John Landis started his career in the mail room of the 20th Century-Fox. He dropped out of high school in 1970 and went to Yugoslavia where he went to work as a production assistant on Kelly’s Heroes. While in Europe, he also worked as an actor and stuntman in Spanish/Italian “spaghetti” westerns. After returning to US, he began his debut in 1921 as a writer-director with Schlock. He made his second film, The Kentucky Fried Movie, in collaboration with Jim Abrahams and Zucker brothers in 1977. He rose to international recognition when he directed Animal House in 1978. He has directed some of the most popular comedies of all time such as The Blues Brothers (1980), Trading Places (1983), Spies like Us (1985), Three amigos (1986), and Coming to America (1988). In 1983, he wrote and directed the groundbreaking music video of Michael Jackson’s Thriller. Thriller completely changed MTV and the idea of music videos, earning him multiple accolades. In 1991, Landis collaborated again with Jackson on Black or White, which showed simultaneously in 27 nations with an estimated audience of about 500 million. Although it was not the first movie, Black or White enhanced the use of digital morphing, when an objects appears to seamlessly metamorphose into another; the program raised the standard of the state of the art special events in videos of music. He has also participated as an executive producer of Ace- and Emmy Award-winning HBO series Dream On in 1990.Tv shows produced by his company, St. Clare entertainment, include Sliders (1995), Weird Science (1994), The Lost World (1998), Campus Cops (1995), and Honey, I Shrunk the Kids: The TV Show (1997). In 2004, his feature-length documentary was broadcast. Deer Woman, an original one-hour episode drafted by him and his son Max Landis, championed the Masters of Horror (2005) series in the fall of 2995 on Showtime.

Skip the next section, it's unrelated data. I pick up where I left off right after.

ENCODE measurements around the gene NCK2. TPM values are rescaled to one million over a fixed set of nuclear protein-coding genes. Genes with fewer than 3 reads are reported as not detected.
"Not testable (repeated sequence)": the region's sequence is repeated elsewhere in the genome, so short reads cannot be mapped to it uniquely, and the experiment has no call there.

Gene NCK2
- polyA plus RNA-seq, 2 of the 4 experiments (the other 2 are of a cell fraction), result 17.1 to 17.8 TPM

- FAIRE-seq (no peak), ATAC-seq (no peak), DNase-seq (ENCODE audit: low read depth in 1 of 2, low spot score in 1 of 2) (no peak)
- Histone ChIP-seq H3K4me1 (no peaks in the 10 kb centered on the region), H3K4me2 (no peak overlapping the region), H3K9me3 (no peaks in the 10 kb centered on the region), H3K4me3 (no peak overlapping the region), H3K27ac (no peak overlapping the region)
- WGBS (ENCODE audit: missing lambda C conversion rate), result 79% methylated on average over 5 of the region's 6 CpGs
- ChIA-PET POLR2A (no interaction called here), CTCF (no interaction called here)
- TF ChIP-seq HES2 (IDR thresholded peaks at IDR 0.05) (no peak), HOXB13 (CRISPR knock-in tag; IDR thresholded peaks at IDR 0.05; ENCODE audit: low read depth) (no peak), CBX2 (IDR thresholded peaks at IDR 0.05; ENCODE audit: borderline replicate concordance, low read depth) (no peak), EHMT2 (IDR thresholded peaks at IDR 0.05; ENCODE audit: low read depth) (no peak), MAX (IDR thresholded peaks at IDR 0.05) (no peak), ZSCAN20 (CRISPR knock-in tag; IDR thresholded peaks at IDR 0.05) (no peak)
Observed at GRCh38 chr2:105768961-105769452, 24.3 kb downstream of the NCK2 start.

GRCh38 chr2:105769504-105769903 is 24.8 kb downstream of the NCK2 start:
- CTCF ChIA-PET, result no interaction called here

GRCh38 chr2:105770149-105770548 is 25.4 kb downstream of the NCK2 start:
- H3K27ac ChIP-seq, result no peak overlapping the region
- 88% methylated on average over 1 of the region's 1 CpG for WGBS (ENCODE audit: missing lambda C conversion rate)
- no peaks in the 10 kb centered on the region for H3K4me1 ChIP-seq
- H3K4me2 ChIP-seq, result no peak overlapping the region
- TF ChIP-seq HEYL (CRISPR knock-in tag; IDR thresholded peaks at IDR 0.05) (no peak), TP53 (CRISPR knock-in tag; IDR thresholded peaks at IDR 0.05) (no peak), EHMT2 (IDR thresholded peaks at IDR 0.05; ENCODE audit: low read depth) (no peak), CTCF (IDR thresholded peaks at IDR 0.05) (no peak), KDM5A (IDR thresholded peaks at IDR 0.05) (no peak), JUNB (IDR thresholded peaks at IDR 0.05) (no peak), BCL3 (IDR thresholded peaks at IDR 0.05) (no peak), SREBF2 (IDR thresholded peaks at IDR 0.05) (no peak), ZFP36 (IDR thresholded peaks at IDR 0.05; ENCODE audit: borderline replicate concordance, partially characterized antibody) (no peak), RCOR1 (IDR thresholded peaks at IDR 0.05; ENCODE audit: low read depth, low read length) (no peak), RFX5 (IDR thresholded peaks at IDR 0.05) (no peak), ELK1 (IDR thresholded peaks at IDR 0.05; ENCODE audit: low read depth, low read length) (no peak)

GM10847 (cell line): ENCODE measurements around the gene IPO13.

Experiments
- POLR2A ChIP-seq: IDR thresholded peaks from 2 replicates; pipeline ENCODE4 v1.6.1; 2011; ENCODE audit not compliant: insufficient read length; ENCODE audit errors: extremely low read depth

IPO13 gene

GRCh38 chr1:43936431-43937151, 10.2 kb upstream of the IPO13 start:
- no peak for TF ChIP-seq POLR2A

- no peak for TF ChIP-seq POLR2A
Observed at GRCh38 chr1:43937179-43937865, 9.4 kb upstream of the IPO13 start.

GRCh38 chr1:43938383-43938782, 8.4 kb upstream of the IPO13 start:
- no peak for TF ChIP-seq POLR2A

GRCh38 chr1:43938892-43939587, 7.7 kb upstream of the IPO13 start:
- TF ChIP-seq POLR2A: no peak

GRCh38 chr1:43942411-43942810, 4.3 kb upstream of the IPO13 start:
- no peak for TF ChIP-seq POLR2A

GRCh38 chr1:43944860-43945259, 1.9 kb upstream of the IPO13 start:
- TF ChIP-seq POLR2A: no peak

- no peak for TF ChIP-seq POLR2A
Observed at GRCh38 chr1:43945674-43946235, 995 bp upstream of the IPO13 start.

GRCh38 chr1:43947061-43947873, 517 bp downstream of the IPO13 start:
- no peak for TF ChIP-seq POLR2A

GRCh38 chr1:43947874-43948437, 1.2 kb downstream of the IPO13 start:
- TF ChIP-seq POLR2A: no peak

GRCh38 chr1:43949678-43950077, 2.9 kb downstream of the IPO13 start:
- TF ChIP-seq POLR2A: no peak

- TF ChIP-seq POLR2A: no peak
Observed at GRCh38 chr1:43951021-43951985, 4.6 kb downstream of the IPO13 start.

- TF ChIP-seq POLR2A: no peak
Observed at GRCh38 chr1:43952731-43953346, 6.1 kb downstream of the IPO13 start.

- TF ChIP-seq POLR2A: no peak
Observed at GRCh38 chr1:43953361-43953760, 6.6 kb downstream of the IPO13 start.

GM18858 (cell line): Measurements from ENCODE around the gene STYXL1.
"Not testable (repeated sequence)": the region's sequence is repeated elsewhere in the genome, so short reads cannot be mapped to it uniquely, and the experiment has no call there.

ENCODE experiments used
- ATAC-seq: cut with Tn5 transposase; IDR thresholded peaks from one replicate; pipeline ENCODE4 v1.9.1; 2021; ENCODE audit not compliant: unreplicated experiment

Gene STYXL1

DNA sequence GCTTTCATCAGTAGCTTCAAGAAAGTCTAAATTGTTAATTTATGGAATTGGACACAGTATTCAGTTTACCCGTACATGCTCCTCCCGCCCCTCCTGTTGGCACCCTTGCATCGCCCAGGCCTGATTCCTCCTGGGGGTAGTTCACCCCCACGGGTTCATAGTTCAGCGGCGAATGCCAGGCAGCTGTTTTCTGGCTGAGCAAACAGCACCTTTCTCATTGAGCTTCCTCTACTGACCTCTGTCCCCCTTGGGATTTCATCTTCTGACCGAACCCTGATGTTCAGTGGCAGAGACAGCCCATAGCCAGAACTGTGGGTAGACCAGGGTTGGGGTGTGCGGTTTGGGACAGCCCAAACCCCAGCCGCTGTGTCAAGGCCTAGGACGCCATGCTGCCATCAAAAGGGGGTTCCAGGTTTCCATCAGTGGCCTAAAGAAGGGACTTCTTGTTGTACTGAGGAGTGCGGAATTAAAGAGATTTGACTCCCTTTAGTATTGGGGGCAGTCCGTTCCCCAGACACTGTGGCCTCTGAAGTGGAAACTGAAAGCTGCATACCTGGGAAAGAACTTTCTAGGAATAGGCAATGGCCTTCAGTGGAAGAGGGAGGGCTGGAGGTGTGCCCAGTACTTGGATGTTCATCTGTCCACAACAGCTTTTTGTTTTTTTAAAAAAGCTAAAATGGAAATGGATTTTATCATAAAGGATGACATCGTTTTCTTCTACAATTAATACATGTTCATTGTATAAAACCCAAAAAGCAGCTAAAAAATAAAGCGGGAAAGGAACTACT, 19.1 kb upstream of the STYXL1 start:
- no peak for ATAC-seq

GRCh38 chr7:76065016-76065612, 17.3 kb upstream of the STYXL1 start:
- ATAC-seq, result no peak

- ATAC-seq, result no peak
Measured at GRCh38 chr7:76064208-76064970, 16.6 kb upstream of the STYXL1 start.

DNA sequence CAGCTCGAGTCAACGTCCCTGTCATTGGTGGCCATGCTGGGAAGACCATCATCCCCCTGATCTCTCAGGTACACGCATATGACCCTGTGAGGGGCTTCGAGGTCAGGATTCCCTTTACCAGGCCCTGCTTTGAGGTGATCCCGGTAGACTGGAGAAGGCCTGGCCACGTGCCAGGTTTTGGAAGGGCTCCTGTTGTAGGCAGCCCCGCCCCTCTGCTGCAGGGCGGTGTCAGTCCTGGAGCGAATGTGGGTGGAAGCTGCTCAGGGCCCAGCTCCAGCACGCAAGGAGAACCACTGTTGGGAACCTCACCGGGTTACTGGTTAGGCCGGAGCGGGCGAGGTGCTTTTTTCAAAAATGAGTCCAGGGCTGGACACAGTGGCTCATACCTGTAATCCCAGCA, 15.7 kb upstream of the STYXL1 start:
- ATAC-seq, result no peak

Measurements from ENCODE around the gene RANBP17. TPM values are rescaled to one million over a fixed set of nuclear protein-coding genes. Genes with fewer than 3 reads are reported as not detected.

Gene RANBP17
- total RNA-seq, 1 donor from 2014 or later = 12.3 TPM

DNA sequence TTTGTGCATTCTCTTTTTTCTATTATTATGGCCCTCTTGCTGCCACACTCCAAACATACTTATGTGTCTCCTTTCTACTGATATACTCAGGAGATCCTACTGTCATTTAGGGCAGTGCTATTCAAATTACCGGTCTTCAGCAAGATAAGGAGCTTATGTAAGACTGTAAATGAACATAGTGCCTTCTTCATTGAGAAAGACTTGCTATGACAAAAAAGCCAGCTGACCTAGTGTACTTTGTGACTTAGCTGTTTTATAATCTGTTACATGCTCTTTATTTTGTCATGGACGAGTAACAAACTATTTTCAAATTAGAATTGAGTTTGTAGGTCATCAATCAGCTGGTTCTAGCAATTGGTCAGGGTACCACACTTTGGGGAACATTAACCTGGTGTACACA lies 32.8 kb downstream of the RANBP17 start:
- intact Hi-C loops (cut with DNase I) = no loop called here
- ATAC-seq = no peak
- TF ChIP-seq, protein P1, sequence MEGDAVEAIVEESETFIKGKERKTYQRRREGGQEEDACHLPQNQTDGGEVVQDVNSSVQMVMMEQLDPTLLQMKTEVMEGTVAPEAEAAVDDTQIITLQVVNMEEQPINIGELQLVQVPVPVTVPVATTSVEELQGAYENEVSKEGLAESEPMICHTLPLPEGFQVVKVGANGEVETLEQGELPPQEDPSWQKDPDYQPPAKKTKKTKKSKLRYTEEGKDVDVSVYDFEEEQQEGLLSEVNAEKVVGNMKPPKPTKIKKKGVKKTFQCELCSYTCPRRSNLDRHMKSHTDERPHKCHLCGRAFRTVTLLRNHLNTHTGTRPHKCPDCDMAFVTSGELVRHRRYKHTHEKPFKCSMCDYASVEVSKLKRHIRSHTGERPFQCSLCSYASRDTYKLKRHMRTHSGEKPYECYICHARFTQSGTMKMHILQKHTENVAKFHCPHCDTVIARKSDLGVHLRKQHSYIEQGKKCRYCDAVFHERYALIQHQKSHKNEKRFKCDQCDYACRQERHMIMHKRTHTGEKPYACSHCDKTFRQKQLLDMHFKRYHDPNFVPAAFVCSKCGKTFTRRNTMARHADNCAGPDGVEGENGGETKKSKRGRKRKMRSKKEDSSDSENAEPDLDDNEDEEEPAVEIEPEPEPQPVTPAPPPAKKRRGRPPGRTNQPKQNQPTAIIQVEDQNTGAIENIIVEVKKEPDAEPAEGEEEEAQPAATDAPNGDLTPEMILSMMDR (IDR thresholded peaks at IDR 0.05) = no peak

Landis has worked for various companies including Direct TV, Coca Cola, Pepsi, Taco Bell, Disney, and Kellogg’s as a commercial director. He became Chevalier dans I’order des et Letters in 1985, given the Federico Fellini Prize by Rimini Cinema Festival in Italy, and named a George Eastman Scholar by The Eastman House in Rochester, New York. Both the Torino Film Festival and the Edinburgh Film Festival have held career retrospectives of his films.